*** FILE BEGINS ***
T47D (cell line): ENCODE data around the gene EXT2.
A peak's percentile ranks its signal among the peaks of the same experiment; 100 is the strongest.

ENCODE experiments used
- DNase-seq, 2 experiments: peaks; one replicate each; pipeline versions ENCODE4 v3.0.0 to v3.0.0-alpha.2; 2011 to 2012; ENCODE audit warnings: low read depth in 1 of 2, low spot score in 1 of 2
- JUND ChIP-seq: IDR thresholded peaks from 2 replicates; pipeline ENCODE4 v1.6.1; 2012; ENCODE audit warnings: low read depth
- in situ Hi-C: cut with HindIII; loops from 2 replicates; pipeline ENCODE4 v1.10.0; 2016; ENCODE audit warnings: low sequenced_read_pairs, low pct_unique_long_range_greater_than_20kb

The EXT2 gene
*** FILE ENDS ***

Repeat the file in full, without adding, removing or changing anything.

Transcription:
T47D (cell line): ENCODE data around the gene EXT2.
A peak's percentile ranks its signal among the peaks of the same experiment; 100 is the strongest.

ENCODE experiments used
- DNase-seq, 2 experiments: peaks; one replicate each; pipeline versions ENCODE4 v3.0.0 to v3.0.0-alpha.2; 2011 to 2012; ENCODE audit warnings: low read depth in 1 of 2, low spot score in 1 of 2
- JUND ChIP-seq: IDR thresholded peaks from 2 replicates; pipeline ENCODE4 v1.6.1; 2012; ENCODE audit warnings: low read depth
- in situ Hi-C: cut with HindIII; loops from 2 replicates; pipeline ENCODE4 v1.10.0; 2016; ENCODE audit warnings: low sequenced_read_pairs, low pct_unique_long_range_greater_than_20kb

The EXT2 gene